Environmental pollution liability insurance in China: A bumpy road leading to a bright prospect

Perhaps you are still concerned about developments in the Deepwater Horizon oil spill, or the more recent aluminum spill in Hungary. Maybe those pictures of dead fishes from the Ting River in China early this year are still on your mind. Or you still remember, not long after, another major pollution incident in Dalian, a city in northeast China.

All of these incidents have set alarm bells ringing about the state of the environment, especially in China. It is against this backdrop that we discuss the development of environmental pollution liability insurance in China, its attendant challenges and how insurers can help grow this market.

Available insurance products in China

Environmental pollution liability insurance developed rather slowly in China over the past decade. However, with increasing awareness of environmental issues and stronger government enforcement, the situation has improved in recent years.

Potentially liable parties in environmental pollution incidents can vary widely. They may range from land owners to owners/operators of installations, to owners/operators of ships/railways/motor vehicles.

To provide protection for potentially liable parties against liability in such incidents, insurers have designed specific liability insurance products. Currently, there are two types of these policies in China, namely stand-alone environmental pollution liability insurance and endorsement attached to public liability insurance. Both types of insurance provide the insured with cover for the following sudden/accidental pollution events, according to the terms and conditions set out in the policy:

  • bodily injury of third party;
  • property damage (including clean-up cost) to third party;
  • costs of measures to prevent further insured losses following an insured event; and
  • legal costs (if any) arising from any relevant lawsuit.

Pollution events resulting from the gradual release of pollutants or the restoration of ecological damage are not covered. Specific industries with very high and hardly controllable environmental exposure, such as waste disposal and mining (e.g. activities with tailing dams, extensive use of chemicals); those that carry nuclear risk; and those where historical pollution cannot be distinguished from future events tend to be excluded as well, due to their lack of insurability.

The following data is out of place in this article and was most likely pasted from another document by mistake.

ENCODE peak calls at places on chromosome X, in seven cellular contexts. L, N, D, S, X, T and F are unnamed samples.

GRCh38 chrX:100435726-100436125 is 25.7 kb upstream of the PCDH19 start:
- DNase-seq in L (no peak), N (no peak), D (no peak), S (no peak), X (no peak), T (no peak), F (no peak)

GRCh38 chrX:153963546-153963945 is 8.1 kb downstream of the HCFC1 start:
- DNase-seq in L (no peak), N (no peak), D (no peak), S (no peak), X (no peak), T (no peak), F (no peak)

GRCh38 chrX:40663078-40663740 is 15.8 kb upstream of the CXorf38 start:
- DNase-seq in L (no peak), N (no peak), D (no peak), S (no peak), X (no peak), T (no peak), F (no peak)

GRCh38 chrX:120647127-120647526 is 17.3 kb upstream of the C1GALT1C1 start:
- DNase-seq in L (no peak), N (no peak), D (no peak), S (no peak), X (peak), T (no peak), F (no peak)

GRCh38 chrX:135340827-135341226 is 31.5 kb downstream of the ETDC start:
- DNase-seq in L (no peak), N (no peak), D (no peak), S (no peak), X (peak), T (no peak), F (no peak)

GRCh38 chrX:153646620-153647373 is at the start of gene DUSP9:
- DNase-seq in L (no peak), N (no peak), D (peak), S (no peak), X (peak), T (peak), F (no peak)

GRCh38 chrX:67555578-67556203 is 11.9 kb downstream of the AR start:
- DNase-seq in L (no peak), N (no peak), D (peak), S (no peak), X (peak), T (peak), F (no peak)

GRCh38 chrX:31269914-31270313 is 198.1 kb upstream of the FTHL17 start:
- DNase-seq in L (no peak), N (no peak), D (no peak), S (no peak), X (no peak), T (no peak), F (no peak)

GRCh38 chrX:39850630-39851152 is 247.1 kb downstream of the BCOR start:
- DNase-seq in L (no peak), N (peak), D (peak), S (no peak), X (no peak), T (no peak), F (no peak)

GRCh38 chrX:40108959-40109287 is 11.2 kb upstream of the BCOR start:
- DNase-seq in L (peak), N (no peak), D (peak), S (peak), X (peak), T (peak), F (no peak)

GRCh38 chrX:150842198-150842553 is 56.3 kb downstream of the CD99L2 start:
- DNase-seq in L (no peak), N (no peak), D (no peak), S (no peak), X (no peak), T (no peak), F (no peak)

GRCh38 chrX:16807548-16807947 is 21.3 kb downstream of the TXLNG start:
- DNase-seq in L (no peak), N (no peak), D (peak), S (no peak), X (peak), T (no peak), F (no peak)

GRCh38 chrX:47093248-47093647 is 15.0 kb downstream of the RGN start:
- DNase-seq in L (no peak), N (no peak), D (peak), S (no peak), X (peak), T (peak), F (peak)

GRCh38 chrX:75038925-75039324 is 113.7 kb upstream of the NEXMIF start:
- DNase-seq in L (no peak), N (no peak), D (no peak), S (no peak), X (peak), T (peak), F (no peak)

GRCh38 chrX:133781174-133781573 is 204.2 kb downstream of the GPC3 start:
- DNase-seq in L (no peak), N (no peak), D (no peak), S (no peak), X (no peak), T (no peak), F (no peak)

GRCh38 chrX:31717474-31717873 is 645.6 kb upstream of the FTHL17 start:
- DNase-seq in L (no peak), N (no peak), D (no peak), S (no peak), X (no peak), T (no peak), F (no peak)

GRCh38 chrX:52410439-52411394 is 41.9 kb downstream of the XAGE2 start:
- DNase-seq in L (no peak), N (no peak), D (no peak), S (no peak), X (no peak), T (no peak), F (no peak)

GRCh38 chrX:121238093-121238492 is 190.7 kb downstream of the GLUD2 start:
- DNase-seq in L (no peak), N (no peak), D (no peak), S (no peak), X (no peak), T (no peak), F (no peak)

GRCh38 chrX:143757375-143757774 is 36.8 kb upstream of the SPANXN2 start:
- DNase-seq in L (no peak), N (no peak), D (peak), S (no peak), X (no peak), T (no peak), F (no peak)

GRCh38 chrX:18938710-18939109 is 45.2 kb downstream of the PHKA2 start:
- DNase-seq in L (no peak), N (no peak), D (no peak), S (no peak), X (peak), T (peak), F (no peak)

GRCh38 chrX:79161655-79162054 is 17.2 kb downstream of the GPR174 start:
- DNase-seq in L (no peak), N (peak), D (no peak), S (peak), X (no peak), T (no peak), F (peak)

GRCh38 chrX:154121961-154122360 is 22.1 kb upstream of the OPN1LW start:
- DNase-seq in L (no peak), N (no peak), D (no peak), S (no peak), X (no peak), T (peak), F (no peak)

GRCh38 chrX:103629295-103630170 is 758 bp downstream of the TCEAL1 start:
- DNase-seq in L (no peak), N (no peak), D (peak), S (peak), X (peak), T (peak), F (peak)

Challenges

While environmental pollution liability insurance has the potential for large-scale growth in China, the following challenges must be overcome first:

Legal framework: The past decade has witnessed a significant increase in environmental protection laws and regulations in China.  However, while this may help set the legal framework for environmental pollution liability in China, it remains to be seen how the laws and regulations will be interpreted by national and local courts. Issues about the willingness of local governments to take legal action against polluters and how the existing environmental pollution liability laws and regulations are to be applied in a third-party claims context are yet to be clarified.

Market demand: Environmental pollution liability insurance penetration is low in China. There seems to be a gap between operators’ understanding of their environmental responsibility and increasing public and government awareness of pollution issues such as air pollution, drinking water quality and the related liabilities of potential polluters.

Most operators do not feel the pressure to buy environmental pollution liability insurance in China for the time being. Even if they decide to buy, operators would typically go for sudden and accidental pollution coverage with a small sub-limit within the public liability cover.

A few insurance companies have started environmental pollution liability dialogue in some pilot locations with the support of local governments. However, due to low demand, resources allocated to this liability line by insurance companies are much fewer than those devoted to other lines of business such as property insurance, where the risk landscape is clearer and the premium contribution is larger.